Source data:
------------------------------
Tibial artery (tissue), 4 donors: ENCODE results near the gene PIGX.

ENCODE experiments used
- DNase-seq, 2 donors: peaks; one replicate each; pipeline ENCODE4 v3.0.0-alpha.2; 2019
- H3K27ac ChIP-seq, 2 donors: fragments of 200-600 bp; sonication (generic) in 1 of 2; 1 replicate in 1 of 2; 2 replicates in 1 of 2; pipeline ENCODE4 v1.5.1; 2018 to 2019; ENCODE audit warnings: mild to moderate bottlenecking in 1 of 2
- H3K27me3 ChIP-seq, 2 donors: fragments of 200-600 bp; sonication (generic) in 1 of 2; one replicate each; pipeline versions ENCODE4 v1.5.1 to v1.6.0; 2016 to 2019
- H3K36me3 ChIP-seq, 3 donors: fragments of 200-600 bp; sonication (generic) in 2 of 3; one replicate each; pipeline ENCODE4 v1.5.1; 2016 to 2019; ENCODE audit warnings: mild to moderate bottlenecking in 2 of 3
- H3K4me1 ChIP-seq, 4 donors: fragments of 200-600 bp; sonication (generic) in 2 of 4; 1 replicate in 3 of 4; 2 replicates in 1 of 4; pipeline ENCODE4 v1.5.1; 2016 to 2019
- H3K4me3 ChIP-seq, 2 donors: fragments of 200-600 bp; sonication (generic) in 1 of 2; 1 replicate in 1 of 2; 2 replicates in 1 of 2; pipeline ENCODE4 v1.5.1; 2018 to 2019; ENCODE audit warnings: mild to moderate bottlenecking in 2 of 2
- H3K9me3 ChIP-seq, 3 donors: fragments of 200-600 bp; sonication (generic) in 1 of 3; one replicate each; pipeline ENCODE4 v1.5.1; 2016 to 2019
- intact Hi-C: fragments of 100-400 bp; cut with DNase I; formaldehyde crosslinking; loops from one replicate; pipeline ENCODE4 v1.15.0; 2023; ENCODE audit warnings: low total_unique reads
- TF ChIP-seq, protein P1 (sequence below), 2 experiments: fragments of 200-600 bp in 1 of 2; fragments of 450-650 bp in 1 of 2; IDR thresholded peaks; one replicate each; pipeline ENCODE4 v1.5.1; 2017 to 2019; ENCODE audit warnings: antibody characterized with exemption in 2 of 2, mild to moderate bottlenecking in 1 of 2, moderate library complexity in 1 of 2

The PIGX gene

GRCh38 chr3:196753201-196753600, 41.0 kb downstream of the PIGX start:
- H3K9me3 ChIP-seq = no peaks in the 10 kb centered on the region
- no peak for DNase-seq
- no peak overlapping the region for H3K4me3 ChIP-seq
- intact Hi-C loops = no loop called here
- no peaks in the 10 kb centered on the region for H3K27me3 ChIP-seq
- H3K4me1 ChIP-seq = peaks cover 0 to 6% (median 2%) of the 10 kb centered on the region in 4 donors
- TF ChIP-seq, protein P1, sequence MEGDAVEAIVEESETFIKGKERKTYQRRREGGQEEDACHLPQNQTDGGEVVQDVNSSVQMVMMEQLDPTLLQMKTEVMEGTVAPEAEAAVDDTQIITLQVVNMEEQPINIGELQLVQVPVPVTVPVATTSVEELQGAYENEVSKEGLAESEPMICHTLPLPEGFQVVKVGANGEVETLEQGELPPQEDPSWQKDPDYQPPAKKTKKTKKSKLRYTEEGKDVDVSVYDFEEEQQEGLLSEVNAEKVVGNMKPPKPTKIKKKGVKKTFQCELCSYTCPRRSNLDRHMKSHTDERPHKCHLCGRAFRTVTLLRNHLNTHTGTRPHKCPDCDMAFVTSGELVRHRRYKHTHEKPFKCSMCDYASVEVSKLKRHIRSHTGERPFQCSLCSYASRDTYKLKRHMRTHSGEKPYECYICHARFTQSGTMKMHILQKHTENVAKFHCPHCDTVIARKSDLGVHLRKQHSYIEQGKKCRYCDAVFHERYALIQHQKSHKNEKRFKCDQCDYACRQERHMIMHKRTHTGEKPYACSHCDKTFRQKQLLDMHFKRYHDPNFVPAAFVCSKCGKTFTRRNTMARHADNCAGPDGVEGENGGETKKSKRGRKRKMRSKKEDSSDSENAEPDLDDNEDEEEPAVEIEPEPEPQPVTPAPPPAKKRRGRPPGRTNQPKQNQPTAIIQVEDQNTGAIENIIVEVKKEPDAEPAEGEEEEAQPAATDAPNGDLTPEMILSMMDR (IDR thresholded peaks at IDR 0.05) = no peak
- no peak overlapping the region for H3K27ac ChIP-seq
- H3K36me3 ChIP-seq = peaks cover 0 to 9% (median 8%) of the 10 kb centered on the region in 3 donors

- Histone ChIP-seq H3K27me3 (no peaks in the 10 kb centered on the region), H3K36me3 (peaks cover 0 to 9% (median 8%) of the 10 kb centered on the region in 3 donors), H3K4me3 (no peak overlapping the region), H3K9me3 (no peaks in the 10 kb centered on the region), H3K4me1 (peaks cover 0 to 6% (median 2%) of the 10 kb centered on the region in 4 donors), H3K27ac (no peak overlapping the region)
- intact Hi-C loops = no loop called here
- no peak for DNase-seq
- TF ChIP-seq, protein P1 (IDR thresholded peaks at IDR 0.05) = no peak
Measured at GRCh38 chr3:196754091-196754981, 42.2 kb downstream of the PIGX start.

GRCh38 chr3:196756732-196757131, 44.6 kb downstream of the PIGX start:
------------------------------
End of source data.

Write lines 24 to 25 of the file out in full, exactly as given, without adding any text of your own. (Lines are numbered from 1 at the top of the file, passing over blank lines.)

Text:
- intact Hi-C loops = no loop called here
- no peak for DNase-seq